Woolworths Supermarkets’ recent announcement that they were reducing the price of their Homebrand white bread from $1 to 85c a loaf not only attracted widespread media attention, but prompted Coles and ALDI to match the price with their equivalent ‘store’s own’ white loaves. Will these ‘bread wars’ impact smaller specialist stores such as Bakers Delight? The latest data from Roy Morgan Research suggests not. On the contrary, market share remains fairly stable for both supermarkets and specialist stores.
Of the supermarkets, Woolworths already has the largest share of the bread market, accounting for 27% of total dollars spent on bread in an average week, with a mean weekly spend per customer of $5.96. Coles Group is second with a 23% share and mean weekly spend of $5.66, well ahead of IGA (7%) and ALDI (6%).
Overall, supermarkets account for almost two-thirds of Australia’s total weekly bread spend.
Supermarkets or specialist stores? Australia’s bread market
Source: Roy Morgan Single Source (Australia), September 2013 – August 2014 (n=12,681).
When combined, bread shops such as Baker’s Delight, Brumby’s Bakery and Delifrance have almost the same share (27%) of the weekly dollars spent on bread as Woolies — a slight increase on their market share from the same time last year (when it was 26%).
However, the mean weekly spend at these specialist retailers is markedly higher than at the supermarkets: ranging from $6.85 at Delifrance/other bread shops and $7.37 at Bakers Delight to $7.58 at Brumby’s.
Given the difference in spend on bread at supermarkets and bread stores, it is not surprising that people belonging to high-income Helix Personas communities Leading Lifestyles, Metrotechs and Aussie Achievers are more likely to purchase their bread from the specialist bread shops, while those from the less well-off Getting By, Golden Years and Battlers communities are more likely to buy it from supermarkets.
Warren Reid, Group Account Director, Roy Morgan Research, says:
“Some media and industry sources claim that Woolies’ decision to discount its Homebrand white bread so heavily could hurt independent and specialist retailers that don’t have the buying power to match such a low price. But data from Roy Morgan Research shows that consumers who buy their bread from stores like Bakers Delight can afford, and are willing, to pay more, and almost certainly wouldn’t be swayed by an 85-cent white loaf.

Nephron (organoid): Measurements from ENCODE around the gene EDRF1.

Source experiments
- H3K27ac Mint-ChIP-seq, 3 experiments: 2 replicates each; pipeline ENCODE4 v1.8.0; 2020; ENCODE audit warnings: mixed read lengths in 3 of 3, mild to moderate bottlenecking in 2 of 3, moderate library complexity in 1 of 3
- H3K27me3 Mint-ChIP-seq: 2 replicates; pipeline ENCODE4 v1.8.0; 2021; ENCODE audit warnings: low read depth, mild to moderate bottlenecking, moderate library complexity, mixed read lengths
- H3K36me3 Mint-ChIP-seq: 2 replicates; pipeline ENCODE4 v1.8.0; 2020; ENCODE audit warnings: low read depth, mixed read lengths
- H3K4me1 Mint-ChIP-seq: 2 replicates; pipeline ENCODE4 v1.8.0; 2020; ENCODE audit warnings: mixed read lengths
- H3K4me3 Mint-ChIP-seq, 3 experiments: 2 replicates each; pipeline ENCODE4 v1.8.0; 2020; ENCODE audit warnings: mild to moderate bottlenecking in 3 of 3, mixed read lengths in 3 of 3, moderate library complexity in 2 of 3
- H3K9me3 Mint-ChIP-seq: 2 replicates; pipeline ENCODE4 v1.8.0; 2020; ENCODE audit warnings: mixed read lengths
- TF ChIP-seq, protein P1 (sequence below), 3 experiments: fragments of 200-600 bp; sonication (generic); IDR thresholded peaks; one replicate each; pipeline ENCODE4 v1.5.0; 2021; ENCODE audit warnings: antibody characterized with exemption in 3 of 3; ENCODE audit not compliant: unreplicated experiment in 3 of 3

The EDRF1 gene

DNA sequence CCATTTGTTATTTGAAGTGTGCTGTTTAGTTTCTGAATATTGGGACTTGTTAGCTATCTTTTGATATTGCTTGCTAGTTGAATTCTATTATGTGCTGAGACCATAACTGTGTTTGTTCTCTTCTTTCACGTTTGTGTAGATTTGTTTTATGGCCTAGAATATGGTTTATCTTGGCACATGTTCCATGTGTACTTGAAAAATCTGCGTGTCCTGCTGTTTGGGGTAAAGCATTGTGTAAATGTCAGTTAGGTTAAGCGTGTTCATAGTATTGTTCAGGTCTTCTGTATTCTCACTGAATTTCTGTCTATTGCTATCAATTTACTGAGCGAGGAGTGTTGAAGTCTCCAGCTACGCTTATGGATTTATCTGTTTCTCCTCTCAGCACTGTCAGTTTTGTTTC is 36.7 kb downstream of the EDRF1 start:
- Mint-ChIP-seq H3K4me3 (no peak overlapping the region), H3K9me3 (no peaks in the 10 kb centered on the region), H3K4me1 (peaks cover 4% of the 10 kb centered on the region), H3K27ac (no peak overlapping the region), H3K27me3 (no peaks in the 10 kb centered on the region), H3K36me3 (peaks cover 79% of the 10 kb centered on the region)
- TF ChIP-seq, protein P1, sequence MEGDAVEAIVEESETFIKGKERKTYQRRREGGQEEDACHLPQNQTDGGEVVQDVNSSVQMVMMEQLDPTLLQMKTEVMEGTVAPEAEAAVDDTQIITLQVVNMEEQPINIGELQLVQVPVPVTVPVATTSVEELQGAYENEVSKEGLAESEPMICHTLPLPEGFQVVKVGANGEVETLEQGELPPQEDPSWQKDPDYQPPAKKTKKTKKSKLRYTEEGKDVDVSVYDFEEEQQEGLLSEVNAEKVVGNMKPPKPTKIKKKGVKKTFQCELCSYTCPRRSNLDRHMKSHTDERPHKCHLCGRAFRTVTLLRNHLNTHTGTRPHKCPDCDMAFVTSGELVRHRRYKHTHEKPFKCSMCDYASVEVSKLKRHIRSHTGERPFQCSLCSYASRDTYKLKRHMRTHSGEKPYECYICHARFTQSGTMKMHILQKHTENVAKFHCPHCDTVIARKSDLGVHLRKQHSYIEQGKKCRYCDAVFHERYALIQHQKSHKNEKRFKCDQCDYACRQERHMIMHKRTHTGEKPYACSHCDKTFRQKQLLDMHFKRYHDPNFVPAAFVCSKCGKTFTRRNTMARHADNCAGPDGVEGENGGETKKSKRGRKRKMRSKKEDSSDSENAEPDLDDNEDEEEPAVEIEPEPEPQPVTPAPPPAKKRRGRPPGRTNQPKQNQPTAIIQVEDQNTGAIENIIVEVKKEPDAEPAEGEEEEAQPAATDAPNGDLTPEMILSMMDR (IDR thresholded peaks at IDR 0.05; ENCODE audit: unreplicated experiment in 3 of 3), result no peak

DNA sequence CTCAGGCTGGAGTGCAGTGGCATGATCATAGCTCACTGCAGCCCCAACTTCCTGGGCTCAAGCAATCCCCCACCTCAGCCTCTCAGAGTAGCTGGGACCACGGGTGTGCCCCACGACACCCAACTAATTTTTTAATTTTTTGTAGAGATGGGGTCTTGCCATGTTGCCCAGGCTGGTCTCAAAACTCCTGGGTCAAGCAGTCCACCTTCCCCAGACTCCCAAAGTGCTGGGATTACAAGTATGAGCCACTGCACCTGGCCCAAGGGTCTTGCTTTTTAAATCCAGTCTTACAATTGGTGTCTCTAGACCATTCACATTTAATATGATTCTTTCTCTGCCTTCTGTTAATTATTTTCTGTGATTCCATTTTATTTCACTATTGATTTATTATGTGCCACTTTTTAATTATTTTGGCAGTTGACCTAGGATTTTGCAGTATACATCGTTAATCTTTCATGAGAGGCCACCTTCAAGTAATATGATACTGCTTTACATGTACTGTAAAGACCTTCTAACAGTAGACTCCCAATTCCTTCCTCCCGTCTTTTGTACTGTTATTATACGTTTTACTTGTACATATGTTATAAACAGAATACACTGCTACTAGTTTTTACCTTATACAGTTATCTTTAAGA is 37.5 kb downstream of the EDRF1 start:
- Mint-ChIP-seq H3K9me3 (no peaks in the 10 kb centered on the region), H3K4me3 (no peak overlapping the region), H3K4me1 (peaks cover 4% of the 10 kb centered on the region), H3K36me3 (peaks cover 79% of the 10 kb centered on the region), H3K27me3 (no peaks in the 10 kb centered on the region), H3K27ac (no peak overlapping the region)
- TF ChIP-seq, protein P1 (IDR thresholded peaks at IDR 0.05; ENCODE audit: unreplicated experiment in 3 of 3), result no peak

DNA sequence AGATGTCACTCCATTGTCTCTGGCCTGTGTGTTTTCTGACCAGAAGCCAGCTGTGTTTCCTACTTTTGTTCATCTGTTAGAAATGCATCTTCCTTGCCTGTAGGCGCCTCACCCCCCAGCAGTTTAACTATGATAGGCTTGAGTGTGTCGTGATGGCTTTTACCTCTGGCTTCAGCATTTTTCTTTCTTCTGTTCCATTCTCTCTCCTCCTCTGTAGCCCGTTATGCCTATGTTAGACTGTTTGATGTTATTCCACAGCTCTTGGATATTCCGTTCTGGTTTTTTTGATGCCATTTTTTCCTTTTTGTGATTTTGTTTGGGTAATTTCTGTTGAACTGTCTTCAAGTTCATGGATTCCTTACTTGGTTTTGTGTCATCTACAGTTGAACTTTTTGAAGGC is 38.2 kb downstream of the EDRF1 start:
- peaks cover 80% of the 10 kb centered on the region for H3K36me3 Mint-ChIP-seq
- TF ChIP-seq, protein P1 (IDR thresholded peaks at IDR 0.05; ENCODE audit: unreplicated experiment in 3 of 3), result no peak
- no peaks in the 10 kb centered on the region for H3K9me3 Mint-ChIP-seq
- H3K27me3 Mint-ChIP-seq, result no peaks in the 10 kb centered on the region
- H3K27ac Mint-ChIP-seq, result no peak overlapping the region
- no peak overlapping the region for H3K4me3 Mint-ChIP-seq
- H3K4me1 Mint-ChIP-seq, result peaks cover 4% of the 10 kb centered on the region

“For example, by using Helix Personas to profile bread buyers, we find that people from the Progressive Thinkers persona (part of the Leading Lifestyles community) are 54% more likely to buy their bread from Bakers Delight. With a very healthy household income, an optimistic outlook and a taste for life’s little luxuries, these individuals wouldn’t think twice about paying more for bread if they thought the taste and quality warranted it.
“On the other hand, Pennywise Australians are 39% more likely to buy their bread from Woolworths. Part of the Battlers community, Pennywise is exactly the kind of shopper who’d find 85-cent bread an irresistible proposition. Typically living in rural areas, they earn a below-average income but are adept at making it last: and one of their tried-and-true budgetary measures is buying stores’-own products.
“People who purchase their bread at specialist bread stores tend to be very different to those who buy it at supermarkets, and although there is some crossover, offering white loafs for 85 cents is unlikely to change this. Woolies would have been more likely to win over Coles and ALDI customers if these supermarkets hadn’t been so quick to discount their own white loaves in response to the price reduction.
“The real threat will be to the ‘branded’ bread sold through supermarkets, when consumers are forced to compare the two products side by side — one much cheaper than the other.”
Roy Morgan Research
Roy Morgan Research is Australia's best known and longest established market research and public opinion survey company. Roy Morgan Single Source is thorough, accurate, and provides comprehensive, directly applicable information about current and future customers. It is unique in that it directs all the questions to each individual from a base survey sample of around 55,000 interviews in Australia and 15,000 interviews in New Zealand annually - the largest Single Source databases in the world. The questions asked relate to lifestyle and attitudes, media consumption habits (including TV, radio, newspapers, magazines, cinema, catalogues, pay TV and the Internet), brand and product usage, purchase intentions, retail visitations, service provider preferences, financial information and recreation and leisure activities. This lead product is supported by a nationally networked, consultancy-orientated market research capability.
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